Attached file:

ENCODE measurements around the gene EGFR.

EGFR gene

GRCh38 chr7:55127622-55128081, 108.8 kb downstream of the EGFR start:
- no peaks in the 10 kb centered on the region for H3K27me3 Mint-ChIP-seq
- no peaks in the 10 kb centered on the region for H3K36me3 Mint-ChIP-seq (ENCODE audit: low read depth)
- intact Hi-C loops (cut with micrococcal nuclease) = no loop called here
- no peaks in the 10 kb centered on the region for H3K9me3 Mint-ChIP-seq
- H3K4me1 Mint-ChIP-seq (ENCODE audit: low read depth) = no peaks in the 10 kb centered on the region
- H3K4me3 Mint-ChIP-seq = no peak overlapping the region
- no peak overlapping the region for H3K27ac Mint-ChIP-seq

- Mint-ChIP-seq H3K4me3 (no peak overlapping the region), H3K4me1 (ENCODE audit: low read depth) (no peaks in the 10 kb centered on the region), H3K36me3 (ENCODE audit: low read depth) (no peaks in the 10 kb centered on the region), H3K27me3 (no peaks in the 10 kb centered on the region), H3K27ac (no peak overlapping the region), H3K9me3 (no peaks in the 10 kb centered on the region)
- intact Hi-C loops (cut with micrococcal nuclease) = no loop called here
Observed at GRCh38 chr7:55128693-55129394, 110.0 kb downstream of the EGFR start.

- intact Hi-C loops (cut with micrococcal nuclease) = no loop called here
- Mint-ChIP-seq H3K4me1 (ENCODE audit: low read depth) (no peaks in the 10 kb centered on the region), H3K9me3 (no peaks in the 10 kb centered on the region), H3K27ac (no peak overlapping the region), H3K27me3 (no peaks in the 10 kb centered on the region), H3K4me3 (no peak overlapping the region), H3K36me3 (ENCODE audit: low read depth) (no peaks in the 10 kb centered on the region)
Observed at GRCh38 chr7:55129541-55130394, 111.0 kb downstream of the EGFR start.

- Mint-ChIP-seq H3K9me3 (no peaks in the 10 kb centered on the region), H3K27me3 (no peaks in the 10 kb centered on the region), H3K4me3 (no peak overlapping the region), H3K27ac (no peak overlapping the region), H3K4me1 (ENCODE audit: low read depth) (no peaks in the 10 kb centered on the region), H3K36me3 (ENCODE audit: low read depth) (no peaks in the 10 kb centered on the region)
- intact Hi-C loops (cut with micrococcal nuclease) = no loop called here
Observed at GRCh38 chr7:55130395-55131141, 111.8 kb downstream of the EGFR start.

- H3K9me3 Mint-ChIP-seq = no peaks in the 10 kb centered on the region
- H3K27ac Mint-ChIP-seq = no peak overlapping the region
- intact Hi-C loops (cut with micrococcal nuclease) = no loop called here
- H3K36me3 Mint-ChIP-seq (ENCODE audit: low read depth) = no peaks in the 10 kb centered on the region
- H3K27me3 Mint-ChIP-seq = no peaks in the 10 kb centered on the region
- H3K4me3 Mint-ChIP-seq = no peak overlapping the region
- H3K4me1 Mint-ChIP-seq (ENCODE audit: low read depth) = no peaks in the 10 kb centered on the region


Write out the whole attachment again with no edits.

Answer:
ENCODE measurements around the gene EGFR.

EGFR gene

GRCh38 chr7:55127622-55128081, 108.8 kb downstream of the EGFR start:
- no peaks in the 10 kb centered on the region for H3K27me3 Mint-ChIP-seq
- no peaks in the 10 kb centered on the region for H3K36me3 Mint-ChIP-seq (ENCODE audit: low read depth)
- intact Hi-C loops (cut with micrococcal nuclease) = no loop called here
- no peaks in the 10 kb centered on the region for H3K9me3 Mint-ChIP-seq
- H3K4me1 Mint-ChIP-seq (ENCODE audit: low read depth) = no peaks in the 10 kb centered on the region
- H3K4me3 Mint-ChIP-seq = no peak overlapping the region
- no peak overlapping the region for H3K27ac Mint-ChIP-seq

- Mint-ChIP-seq H3K4me3 (no peak overlapping the region), H3K4me1 (ENCODE audit: low read depth) (no peaks in the 10 kb centered on the region), H3K36me3 (ENCODE audit: low read depth) (no peaks in the 10 kb centered on the region), H3K27me3 (no peaks in the 10 kb centered on the region), H3K27ac (no peak overlapping the region), H3K9me3 (no peaks in the 10 kb centered on the region)
- intact Hi-C loops (cut with micrococcal nuclease) = no loop called here
Observed at GRCh38 chr7:55128693-55129394, 110.0 kb downstream of the EGFR start.

- intact Hi-C loops (cut with micrococcal nuclease) = no loop called here
- Mint-ChIP-seq H3K4me1 (ENCODE audit: low read depth) (no peaks in the 10 kb centered on the region), H3K9me3 (no peaks in the 10 kb centered on the region), H3K27ac (no peak overlapping the region), H3K27me3 (no peaks in the 10 kb centered on the region), H3K4me3 (no peak overlapping the region), H3K36me3 (ENCODE audit: low read depth) (no peaks in the 10 kb centered on the region)
Observed at GRCh38 chr7:55129541-55130394, 111.0 kb downstream of the EGFR start.

- Mint-ChIP-seq H3K9me3 (no peaks in the 10 kb centered on the region), H3K27me3 (no peaks in the 10 kb centered on the region), H3K4me3 (no peak overlapping the region), H3K27ac (no peak overlapping the region), H3K4me1 (ENCODE audit: low read depth) (no peaks in the 10 kb centered on the region), H3K36me3 (ENCODE audit: low read depth) (no peaks in the 10 kb centered on the region)
- intact Hi-C loops (cut with micrococcal nuclease) = no loop called here
Observed at GRCh38 chr7:55130395-55131141, 111.8 kb downstream of the EGFR start.

- H3K9me3 Mint-ChIP-seq = no peaks in the 10 kb centered on the region
- H3K27ac Mint-ChIP-seq = no peak overlapping the region
- intact Hi-C loops (cut with micrococcal nuclease) = no loop called here
- H3K36me3 Mint-ChIP-seq (ENCODE audit: low read depth) = no peaks in the 10 kb centered on the region
- H3K27me3 Mint-ChIP-seq = no peaks in the 10 kb centered on the region
- H3K4me3 Mint-ChIP-seq = no peak overlapping the region
- H3K4me1 Mint-ChIP-seq (ENCODE audit: low read depth) = no peaks in the 10 kb centered on the region